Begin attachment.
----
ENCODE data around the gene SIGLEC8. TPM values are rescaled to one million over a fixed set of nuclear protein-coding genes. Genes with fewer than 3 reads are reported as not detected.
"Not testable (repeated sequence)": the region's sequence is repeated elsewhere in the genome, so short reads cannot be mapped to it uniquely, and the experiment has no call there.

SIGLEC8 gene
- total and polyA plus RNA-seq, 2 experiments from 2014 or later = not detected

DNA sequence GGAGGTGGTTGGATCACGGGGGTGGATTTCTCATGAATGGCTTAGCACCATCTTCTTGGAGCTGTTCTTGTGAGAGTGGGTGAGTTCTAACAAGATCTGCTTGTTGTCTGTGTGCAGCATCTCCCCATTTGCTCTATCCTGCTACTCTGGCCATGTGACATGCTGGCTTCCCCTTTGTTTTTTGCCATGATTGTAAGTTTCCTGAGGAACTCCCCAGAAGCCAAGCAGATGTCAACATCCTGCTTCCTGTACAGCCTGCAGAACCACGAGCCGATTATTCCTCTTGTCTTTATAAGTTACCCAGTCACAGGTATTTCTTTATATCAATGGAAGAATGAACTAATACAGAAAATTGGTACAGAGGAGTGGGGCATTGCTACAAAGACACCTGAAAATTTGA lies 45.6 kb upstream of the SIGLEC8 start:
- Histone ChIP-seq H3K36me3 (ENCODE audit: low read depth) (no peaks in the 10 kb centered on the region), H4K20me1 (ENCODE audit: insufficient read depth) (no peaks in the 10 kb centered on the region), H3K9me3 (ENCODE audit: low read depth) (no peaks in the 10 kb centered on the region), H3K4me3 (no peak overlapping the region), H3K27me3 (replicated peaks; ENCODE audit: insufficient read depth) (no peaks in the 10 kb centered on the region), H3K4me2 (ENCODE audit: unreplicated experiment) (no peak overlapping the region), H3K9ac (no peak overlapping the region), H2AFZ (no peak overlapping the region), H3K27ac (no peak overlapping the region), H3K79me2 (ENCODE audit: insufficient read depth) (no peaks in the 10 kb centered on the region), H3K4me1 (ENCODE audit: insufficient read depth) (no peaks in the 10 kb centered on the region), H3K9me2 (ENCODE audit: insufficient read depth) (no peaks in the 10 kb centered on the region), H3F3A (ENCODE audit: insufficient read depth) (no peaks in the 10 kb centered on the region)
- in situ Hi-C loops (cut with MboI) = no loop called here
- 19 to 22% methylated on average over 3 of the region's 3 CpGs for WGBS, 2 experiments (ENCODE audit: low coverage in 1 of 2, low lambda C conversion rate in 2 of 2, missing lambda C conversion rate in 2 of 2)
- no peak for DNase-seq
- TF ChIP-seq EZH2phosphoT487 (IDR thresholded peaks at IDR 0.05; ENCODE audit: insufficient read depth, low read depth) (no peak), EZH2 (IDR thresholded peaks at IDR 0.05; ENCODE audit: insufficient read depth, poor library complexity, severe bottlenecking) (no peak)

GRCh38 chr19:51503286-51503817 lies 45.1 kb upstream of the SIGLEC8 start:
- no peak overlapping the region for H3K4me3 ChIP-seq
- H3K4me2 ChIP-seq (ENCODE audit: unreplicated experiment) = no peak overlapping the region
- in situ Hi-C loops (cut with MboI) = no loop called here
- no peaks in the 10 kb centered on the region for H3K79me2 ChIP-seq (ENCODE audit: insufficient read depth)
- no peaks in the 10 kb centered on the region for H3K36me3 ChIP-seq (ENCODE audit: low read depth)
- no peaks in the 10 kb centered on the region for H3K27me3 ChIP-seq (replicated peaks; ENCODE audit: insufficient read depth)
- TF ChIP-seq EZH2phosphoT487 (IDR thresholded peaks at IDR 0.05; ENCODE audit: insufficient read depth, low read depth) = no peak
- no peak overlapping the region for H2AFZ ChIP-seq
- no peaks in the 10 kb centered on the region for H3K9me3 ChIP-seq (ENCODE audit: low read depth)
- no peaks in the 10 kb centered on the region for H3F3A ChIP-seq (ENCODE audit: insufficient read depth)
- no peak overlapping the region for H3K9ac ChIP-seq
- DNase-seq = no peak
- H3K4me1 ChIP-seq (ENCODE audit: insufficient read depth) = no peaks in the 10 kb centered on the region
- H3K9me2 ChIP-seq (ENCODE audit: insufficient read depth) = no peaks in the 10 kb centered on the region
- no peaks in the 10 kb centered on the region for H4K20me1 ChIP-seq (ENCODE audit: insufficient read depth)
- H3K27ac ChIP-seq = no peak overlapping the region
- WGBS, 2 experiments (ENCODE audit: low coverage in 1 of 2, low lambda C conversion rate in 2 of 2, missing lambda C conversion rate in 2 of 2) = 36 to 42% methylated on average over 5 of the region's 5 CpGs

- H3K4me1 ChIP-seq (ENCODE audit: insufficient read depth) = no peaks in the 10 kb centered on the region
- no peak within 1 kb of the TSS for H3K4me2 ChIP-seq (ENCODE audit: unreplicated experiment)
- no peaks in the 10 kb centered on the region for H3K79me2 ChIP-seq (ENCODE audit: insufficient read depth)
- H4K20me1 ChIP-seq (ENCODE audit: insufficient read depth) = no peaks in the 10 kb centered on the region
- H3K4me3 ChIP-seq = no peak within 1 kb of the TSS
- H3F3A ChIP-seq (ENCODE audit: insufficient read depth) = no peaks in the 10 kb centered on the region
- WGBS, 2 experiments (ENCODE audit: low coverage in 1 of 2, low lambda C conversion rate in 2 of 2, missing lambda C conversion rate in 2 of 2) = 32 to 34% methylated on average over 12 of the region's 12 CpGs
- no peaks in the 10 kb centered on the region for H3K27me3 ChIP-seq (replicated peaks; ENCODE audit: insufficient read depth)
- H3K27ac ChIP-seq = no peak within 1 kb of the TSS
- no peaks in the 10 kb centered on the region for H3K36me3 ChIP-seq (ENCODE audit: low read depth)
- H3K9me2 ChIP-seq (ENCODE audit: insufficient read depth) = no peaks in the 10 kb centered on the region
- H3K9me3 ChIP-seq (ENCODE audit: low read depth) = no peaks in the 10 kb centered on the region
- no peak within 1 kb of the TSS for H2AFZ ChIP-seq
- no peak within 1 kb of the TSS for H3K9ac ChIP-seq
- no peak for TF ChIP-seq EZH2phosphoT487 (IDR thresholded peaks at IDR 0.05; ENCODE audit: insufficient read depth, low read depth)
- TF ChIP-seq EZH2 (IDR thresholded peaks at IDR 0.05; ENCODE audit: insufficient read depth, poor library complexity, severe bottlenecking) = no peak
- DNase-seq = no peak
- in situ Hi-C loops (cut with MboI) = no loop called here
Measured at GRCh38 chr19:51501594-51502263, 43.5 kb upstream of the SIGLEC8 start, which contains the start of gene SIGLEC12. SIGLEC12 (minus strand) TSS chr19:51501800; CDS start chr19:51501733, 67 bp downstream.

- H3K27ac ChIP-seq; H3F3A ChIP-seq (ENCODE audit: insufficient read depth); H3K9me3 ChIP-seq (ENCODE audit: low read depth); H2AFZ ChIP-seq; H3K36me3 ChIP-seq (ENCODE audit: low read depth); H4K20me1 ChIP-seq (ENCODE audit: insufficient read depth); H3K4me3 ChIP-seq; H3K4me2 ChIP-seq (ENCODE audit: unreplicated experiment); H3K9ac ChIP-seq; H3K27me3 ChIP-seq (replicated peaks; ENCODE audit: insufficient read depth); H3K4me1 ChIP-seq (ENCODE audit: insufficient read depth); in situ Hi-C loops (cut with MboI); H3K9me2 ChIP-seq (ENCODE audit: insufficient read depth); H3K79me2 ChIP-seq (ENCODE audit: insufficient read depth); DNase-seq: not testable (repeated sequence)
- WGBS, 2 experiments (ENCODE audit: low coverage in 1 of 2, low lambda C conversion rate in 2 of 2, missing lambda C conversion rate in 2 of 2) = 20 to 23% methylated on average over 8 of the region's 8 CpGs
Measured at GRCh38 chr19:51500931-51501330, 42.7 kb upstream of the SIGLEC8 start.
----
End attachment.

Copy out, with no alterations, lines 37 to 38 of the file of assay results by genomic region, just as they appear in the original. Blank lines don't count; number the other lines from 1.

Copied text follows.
- H3K27ac ChIP-seq = no peak within 1 kb of the TSS
- no peaks in the 10 kb centered on the region for H3K36me3 ChIP-seq (ENCODE audit: low read depth)